The portfolio manager improved the decision making process by heavily reducing the contrarian trades in the portfolio. Furthermore, the portfolio manager adjusted the sell discipline to extend the time horizon for winning positions to capture more alpha in the process.
We were engaged by the CIO of a European asset manager to review the process and identify strengths and weaknesses.
After reviewing the portfolio and process with the portfolio manager, we identified sizing and adding to losing positions as areas of weakness. At the same time, we showed that the Research Process was a key strength that successfully generated alpha.
The portfolio manager retained the decision process making that was generating alpha. In areas of weakness, the portfolio manager put in place rules to limit the alpha lost when adding to losing positions in the portfolio. To improve conviction, the portfolio manager increased the number of positions in the portfolio to make alpha less dependent on a small number of positions.
The portfolio manager wanted to use data analytics and review and improve the investment process.
We identified selling as a clear weakness in the investment process. Specifically, the portfolio manager was particularly poor at selling winning positions –they were being sold too early.
The portfolio manager recognised this behavioural bias and corrected it by putting selling decisions under broader scrutiny by the whole team. There was a tangible improvement in selling winning positions, with post-trade relative return increasing by 2.5% on average.
We were engaged by the portfolio manager who wanted to improve decision making, and in particular the buying process.
We pointed out that 35% of buying decisions were made into prior strength as opposed to weakness. However, these momentum decisions were the most successful in terms of timing.
Engagement with the client is ongoing, however early indications are that the portfolio manager is more focused on momentum buying and the improved focus in buying has resulted in positive alpha.
The portfolio manager was unaware that they were losing alpha in the selling process. They routinely sold positions that went on to outperform.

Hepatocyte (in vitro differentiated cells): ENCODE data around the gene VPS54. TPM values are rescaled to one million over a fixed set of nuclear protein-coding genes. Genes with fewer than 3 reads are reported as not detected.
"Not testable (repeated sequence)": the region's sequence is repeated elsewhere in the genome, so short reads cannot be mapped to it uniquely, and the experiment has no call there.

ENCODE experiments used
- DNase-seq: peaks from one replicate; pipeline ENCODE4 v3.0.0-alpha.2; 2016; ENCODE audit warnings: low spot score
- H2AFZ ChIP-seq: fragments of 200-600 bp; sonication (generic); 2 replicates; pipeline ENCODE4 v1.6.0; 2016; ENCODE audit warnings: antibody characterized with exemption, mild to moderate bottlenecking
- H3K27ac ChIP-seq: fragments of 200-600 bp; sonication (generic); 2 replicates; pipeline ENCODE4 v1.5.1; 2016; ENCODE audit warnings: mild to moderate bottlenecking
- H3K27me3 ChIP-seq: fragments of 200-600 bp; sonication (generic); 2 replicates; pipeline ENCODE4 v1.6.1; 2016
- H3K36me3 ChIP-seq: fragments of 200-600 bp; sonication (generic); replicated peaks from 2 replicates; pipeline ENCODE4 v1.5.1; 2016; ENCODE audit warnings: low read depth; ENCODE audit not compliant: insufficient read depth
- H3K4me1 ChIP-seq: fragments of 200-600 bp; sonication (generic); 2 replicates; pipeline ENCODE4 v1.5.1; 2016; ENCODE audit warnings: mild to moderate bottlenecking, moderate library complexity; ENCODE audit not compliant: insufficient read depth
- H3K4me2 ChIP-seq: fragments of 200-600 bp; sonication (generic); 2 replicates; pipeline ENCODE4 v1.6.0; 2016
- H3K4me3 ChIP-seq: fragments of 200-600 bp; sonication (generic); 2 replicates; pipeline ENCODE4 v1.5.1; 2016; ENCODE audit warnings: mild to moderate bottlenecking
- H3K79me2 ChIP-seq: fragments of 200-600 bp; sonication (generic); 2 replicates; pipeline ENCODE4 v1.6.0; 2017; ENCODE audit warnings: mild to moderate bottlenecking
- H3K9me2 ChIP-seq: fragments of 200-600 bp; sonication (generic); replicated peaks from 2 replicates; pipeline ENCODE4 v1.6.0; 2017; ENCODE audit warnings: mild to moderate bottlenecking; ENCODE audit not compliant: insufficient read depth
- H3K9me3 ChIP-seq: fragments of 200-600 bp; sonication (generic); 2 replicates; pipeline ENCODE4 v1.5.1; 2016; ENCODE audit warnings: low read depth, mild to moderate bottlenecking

We identified a trend where the portfolio manager sold positions that had outperformed in the medium term (-6 months), though showed some very strong short term weakness (-1 month). These decisions were consistently losing alpha on our post-trade analysis.
The portfolio manager improved the timing of the selling process and alpha generation by not using short-term signals and now focuses more on medium-term signals in the selling process.
A period of poor performance put this portfolio manager under pressure. We were approached to help identify the issues and coach the portfolio manager.
The pressure of poor performance had resulted in higher turnover and more reactive decision making. We pinpointed the panicked trades and highlighted that these were poorly timed and losing alpha for the strategy.
Working with both the analysts and the portfolio manager, we coached the team to help build resistance under pressure. The more consistent approach to decision making proved highly beneficial to both the portfolio manager and the team.
The portfolio manager wanted to improve the process and forensically analyse decision making using data.
We classified positions as quality and special situations and used this classification to analyse the investment process from start to finish. Selling was an area for improvement, in particular for special situations which were sold too early.
With our analysis, the portfolio manager implemented a control and rule in place to extend the time horizon of special situations positions in the portfolio.
A longstanding client and portfolio manager was looking for deeper insights to “iron out the unconscious biases and understand the mistakes we’ve been making”.
Our initial analysis indicated that selling winning positions in the portfolio had been poorly timed. To provide full analysis of this decision, we measured the direct impact on alpha on an ongoing basis.
The portfolio manager now routinely reviews the effectiveness of these decisions by tracking sells to see if the outcomes are improving and if the short term results are promising.